Mediation is a process in which parties to a dispute endeavour to reach a settlement though negotiations, facilitated by an independent third party known as the ‘mediator’, as opposed to embarking on litigation proceedings. Through these facilitated negotiations, the mediator assists the parties in identifying the issues in dispute and assists them in developing resolution options in reaching a mutually acceptable agreement. If mediation does not succeed, the parties’ rights to resort to formal litigation proceedings remain intact.
The Mediator’s role is aimed at facilitating a settlement between the disputing parties. Therefore, he or she cannot lead the process, neither can he or she dictate the outcome nor determine the credibility of any party participating in the mediation process. A mediation process is private, (on a without prejudice and confidential basis) and is designed to be speedy, flexible, informal and cost-saving. The process of mediation is also reconciliatory in nature, particularly in instances where personal or business relationships have broken down.
One of the most fundamental benefits for parties using the mediation process, is the expedient nature and cost effectiveness of the process. Mediation has the potential of having a dispute resolved in a matter of days, as opposed to years, as is usually the case when disputes are adjudicated through litigation processes. Mediation is also more cost effective as the parties involved would pay a set mediation fee and split the costs of the process, thereby avoiding significant, unpredictable litigation costs and legal fees.
All settlement agreements should be made in full and final settlement of the dispute at hand in order to avoid either of the parties having an opportunity of reopening the matter at a later stage. A settlement agreement, achieved through mediation also has the benefit of being made a formal Order of Court, which is binding on both parties and enforceable in Court should the need arise. If the mediation process is unsuccessful, parties will still have the benefit of reverting to the conventional litigation process. Even time spent in a failed mediation process could significantly reduce subsequent litigation costs, as the mediation process may assist the parties in narrowing the issues in dispute.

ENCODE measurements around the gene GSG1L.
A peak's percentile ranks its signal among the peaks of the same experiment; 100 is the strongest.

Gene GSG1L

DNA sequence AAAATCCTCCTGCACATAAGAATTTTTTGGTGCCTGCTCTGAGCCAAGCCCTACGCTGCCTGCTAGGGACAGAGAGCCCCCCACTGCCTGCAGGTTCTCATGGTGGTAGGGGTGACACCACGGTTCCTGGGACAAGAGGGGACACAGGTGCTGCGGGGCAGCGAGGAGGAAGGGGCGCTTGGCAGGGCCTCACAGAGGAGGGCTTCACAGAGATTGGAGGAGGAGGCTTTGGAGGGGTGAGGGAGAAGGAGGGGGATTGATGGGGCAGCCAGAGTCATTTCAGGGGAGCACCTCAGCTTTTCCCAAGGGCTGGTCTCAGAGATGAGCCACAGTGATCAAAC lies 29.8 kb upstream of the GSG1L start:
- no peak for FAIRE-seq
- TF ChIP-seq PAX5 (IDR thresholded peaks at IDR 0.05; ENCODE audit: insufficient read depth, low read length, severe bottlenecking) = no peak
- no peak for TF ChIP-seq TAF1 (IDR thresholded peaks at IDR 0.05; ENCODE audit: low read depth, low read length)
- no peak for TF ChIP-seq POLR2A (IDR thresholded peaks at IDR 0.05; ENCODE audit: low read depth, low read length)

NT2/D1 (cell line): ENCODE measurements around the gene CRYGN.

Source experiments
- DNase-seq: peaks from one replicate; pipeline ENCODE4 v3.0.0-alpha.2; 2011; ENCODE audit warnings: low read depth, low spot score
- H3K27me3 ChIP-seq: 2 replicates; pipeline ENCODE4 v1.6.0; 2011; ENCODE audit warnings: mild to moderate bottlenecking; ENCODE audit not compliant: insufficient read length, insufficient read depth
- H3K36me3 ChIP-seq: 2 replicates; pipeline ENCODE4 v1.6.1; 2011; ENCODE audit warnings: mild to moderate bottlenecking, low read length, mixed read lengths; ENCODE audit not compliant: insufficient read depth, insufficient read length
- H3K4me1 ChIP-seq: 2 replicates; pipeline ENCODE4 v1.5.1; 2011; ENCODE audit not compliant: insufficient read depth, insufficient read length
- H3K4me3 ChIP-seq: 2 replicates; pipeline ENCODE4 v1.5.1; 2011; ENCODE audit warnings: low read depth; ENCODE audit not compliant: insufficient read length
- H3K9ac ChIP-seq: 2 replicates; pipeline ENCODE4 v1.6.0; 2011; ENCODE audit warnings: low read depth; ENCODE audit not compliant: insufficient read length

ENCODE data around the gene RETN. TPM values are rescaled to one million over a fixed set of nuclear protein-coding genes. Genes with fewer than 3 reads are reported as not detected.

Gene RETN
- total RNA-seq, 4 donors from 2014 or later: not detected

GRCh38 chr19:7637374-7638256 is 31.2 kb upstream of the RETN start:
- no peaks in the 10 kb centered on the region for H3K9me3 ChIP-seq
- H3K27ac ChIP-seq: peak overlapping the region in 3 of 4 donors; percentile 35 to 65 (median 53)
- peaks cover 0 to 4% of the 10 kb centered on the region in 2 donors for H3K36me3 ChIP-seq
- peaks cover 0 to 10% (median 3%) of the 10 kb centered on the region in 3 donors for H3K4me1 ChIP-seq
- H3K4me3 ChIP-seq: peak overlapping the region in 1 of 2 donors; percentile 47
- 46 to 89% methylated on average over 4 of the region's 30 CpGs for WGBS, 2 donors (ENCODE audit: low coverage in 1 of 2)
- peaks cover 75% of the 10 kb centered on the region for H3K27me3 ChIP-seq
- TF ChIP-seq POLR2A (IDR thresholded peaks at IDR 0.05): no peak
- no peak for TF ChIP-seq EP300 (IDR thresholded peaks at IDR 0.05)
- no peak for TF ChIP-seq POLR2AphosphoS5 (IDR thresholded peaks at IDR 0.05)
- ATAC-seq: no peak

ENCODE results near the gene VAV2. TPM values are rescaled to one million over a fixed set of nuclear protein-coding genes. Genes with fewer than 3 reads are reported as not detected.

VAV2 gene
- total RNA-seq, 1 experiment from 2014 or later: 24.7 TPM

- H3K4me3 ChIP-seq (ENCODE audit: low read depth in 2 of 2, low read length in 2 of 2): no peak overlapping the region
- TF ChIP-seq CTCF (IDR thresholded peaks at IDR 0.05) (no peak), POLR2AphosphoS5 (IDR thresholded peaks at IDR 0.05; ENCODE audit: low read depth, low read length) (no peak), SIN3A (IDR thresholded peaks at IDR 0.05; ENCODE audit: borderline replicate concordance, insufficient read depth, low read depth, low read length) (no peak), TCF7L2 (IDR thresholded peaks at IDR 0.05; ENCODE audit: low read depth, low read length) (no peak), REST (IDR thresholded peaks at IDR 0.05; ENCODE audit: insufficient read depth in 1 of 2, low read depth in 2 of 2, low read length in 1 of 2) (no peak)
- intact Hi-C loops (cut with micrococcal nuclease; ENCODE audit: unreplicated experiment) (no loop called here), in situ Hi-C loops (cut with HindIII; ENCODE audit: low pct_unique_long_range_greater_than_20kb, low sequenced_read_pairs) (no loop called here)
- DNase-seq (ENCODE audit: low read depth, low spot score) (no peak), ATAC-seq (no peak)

Parties are able to represent themselves during the mediation process as the process is simple enough to understand, and most of the formal litigation procedures and rules of evidence may be dispensed with. Due to the structured, yet informal and flexible, nature of mediation, a more comfortable and non-adversarial environment may be created for disputing parties. Through the mediation process, each of the parties have their points conveyed personally and accurately to the opposing party/s in a controlled and protected environment which may encourage effective communication and possible reconciliation between disputing parties. This is often not the case in traditional adversarial litigation processes where the attorneys handle negotiations during the litigation process. Parties to mediation are, therefore, able to participate personally in the process of the resolution of their dispute with the added benefit of being guided by the mediator through the process.
Due to the private and confidential (and without prejudice) nature of mediation, any information shared during these proceedings cannot be disclosed outside of the mediation session. Any without prejudice disclosures made during the mediation process will not be admissible as future evidence in any Court. The benefit of confidentiality during the mediation process provides a safe environment within which parties can be encouraged to make full and frank disclosures which may provide significant opportunities for the exploration and creation of solutions to the dispute that might not be identified or that could not be imposed by a Court through civil or commercial litigation.